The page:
Health Coverage Declines As Patients' "Rights" Grow
February 24, 1999
On Capitol Hill, both Republicans and Democrats are pushing for various versions of "patients' rights" legislation. But medical care analysts warn that the intervention this would bring will drive up medical costs and result in fewer Americans being insured.
- The number of Americans without health insurance has grown from 31.8 million in the late 1980s to 43 million today -- an increase which many analysts attribute to the rise of health-care mandates in certain states.
- Insurance premiums rose faster in states which required insurers to take on certain patients and required community rating than they did in states which didn't adopt such "reforms," according to research undertaken by Georgia State University's William S. Custer on behalf of the Health Insurance Association of America.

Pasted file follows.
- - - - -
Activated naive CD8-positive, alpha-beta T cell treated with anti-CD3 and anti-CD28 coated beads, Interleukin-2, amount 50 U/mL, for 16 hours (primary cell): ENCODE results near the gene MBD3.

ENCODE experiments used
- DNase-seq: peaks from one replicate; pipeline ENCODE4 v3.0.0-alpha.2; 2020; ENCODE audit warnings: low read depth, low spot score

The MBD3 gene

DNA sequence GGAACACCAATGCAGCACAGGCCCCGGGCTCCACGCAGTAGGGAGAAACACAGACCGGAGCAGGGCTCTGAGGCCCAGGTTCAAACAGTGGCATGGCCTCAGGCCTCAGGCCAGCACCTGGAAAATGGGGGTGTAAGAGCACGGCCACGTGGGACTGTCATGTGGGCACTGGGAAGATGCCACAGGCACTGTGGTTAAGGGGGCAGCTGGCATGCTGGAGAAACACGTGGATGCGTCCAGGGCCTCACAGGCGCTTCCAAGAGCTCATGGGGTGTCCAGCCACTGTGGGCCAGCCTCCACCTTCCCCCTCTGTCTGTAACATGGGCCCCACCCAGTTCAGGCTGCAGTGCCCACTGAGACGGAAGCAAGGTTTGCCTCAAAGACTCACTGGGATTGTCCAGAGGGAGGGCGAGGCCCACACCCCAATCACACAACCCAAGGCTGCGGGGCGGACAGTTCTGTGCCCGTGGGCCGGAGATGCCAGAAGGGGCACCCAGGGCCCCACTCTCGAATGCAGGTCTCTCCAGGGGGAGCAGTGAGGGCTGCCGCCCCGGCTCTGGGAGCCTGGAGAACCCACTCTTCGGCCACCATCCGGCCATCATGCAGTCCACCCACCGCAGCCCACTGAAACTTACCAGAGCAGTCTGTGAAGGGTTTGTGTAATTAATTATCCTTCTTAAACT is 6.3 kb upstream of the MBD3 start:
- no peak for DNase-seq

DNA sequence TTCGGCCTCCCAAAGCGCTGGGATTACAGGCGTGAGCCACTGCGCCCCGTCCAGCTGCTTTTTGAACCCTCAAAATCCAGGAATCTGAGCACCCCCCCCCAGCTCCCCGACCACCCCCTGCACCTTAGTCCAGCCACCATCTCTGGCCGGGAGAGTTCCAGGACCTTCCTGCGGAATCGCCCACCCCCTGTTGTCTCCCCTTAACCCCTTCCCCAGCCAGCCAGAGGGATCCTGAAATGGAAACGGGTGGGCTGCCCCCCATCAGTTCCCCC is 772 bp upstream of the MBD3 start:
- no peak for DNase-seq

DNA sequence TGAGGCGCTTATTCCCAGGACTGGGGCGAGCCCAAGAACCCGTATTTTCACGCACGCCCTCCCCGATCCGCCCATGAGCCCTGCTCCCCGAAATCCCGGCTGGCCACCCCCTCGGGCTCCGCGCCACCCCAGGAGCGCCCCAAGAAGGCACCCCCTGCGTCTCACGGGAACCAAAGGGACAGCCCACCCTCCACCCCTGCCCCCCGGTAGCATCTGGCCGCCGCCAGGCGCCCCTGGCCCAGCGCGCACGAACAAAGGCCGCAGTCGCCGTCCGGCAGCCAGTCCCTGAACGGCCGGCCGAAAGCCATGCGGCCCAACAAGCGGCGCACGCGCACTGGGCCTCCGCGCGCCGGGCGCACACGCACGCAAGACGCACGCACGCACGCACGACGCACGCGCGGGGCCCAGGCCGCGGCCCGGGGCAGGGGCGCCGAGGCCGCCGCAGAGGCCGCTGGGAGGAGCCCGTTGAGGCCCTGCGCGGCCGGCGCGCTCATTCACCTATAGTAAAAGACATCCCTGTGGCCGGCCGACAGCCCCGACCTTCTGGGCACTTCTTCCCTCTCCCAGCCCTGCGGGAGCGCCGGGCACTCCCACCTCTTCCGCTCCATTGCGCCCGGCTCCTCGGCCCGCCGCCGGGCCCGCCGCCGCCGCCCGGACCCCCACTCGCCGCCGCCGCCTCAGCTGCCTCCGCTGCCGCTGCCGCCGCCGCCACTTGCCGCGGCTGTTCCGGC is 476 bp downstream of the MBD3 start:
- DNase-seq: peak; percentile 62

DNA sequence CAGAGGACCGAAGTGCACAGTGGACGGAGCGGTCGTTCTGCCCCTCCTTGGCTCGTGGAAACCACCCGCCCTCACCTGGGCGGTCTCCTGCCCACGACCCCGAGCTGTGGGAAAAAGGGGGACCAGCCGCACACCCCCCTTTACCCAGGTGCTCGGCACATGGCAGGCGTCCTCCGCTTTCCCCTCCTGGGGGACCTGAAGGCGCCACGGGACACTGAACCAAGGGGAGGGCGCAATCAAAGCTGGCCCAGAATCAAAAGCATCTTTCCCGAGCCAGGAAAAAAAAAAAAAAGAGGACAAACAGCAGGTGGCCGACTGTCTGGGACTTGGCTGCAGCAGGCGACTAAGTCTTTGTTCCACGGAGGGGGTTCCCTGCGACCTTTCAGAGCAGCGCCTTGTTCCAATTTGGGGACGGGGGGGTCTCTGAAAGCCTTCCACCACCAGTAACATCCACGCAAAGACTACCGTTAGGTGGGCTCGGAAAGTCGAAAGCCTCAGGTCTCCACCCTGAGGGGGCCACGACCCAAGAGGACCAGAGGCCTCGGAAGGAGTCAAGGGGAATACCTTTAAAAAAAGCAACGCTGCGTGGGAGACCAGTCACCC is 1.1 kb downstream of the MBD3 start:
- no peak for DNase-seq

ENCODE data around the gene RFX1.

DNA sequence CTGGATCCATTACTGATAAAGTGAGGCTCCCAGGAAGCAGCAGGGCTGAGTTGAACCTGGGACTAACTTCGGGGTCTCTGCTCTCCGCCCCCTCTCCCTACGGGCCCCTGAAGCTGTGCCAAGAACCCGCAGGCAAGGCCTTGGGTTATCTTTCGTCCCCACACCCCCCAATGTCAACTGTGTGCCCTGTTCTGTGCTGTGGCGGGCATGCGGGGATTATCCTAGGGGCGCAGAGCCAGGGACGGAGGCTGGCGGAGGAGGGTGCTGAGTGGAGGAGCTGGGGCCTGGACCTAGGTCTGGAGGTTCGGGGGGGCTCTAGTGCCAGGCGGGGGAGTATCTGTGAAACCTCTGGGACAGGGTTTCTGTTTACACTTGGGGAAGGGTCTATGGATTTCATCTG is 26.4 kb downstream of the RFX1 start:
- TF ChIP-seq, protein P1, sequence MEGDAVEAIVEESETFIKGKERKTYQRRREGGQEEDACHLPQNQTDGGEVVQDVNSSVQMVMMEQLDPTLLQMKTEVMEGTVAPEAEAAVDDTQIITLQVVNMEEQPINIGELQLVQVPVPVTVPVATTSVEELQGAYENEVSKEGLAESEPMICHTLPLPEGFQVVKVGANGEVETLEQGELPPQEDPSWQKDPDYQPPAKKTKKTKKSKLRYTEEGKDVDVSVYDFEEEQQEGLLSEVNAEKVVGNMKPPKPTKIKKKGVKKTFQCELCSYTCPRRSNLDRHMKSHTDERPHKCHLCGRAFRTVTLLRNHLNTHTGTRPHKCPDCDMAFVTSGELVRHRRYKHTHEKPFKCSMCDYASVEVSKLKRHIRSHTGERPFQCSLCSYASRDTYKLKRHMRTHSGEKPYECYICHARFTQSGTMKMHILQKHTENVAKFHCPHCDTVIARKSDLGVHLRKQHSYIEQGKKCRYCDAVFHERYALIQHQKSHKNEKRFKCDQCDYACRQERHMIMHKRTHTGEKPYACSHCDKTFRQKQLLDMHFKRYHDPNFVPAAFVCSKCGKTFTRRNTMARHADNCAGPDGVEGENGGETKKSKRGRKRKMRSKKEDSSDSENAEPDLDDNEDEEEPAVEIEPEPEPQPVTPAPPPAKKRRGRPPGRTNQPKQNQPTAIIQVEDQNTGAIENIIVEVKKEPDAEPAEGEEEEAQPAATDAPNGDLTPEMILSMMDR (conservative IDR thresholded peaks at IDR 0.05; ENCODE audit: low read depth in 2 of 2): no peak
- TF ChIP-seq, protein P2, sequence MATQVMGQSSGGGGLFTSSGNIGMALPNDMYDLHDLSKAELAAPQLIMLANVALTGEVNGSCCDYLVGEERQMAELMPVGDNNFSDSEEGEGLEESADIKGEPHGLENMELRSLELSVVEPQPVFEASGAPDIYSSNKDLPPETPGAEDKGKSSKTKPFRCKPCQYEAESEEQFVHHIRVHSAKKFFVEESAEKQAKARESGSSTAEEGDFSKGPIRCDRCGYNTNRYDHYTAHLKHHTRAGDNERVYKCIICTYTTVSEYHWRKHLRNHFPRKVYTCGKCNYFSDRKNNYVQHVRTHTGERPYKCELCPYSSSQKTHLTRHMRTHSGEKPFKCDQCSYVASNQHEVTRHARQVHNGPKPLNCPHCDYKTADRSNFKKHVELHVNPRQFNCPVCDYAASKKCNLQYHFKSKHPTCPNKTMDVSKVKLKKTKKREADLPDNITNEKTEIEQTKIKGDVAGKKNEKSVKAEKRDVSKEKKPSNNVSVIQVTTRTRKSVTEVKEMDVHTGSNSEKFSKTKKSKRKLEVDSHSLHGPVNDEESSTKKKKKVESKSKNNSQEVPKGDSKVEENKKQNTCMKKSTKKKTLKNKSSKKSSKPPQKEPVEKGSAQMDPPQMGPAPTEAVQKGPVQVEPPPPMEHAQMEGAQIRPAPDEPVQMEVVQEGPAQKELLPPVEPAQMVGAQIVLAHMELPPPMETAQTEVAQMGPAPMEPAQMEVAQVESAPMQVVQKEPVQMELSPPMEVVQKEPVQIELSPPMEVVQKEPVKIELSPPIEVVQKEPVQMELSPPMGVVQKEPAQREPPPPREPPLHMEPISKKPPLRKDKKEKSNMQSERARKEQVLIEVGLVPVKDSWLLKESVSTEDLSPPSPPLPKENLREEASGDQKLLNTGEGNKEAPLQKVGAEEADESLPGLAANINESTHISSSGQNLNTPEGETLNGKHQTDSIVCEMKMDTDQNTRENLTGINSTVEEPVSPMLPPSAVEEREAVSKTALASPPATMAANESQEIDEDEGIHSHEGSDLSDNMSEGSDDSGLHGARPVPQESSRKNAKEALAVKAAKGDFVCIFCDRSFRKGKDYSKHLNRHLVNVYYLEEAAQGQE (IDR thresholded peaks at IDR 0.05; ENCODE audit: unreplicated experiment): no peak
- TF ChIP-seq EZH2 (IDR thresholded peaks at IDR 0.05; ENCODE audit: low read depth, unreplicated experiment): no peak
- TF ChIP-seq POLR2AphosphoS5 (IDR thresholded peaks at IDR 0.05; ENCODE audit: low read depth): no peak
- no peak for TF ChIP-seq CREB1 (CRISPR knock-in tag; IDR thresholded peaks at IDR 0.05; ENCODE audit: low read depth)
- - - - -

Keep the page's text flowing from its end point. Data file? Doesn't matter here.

- Custer also found that the 30 states which have mandated especially broad mental health coverage also saw an increase in their uninsured populations.
- Looking at variations in health insurance among the 50 states, Urban Institute researchers found that when states increased requirements for alcohol and drug abuse treatment, overall insurance coverage decreased.
Experts say these are clear warnings that in health insurance there is no free lunch and eventually somebody pays -- often those who must abandon their coverage because they can no longer afford the premiums.
Source: Editorial, "Who Pays for New Rights?" Wall Street Journal, February 24, 1999.
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